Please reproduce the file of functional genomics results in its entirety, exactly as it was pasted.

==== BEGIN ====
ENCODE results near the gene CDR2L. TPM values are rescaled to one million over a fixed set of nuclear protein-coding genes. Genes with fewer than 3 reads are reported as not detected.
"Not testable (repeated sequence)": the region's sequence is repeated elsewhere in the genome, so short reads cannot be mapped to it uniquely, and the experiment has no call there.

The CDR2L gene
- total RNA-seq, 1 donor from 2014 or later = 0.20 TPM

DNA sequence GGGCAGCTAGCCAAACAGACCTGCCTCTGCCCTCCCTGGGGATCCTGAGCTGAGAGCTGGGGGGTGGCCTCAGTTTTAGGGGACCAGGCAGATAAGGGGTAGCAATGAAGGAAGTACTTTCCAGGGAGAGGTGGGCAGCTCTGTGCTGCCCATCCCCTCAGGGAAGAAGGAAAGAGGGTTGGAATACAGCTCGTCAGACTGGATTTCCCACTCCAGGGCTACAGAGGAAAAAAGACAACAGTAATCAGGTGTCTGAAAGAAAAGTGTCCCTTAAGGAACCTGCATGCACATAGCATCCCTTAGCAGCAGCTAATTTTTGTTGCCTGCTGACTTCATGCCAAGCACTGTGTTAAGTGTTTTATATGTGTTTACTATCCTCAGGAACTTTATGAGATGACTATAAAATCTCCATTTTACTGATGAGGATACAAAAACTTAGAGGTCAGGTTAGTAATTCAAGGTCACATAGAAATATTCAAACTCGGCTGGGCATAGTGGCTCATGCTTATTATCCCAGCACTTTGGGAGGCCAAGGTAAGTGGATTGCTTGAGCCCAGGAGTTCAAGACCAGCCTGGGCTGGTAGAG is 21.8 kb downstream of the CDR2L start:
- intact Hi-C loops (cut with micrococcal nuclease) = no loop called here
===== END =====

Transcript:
ENCODE results near the gene CDR2L. TPM values are rescaled to one million over a fixed set of nuclear protein-coding genes. Genes with fewer than 3 reads are reported as not detected.
"Not testable (repeated sequence)": the region's sequence is repeated elsewhere in the genome, so short reads cannot be mapped to it uniquely, and the experiment has no call there.

The CDR2L gene
- total RNA-seq, 1 donor from 2014 or later = 0.20 TPM

DNA sequence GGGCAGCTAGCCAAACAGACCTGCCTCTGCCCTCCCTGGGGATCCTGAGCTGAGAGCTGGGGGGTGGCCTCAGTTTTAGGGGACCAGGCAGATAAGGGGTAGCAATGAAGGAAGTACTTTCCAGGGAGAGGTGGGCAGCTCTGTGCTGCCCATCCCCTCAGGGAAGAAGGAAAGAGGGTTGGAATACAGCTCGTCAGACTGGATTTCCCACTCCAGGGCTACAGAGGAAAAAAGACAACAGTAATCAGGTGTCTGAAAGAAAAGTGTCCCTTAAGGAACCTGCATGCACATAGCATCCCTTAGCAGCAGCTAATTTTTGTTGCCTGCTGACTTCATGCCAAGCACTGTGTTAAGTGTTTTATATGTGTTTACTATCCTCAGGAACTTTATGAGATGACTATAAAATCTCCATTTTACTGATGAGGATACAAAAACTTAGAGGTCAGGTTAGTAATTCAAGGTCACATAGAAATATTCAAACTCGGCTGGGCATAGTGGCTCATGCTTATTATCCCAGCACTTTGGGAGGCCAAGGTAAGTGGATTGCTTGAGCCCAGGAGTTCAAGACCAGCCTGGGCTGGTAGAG is 21.8 kb downstream of the CDR2L start:
- intact Hi-C loops (cut with micrococcal nuclease) = no loop called here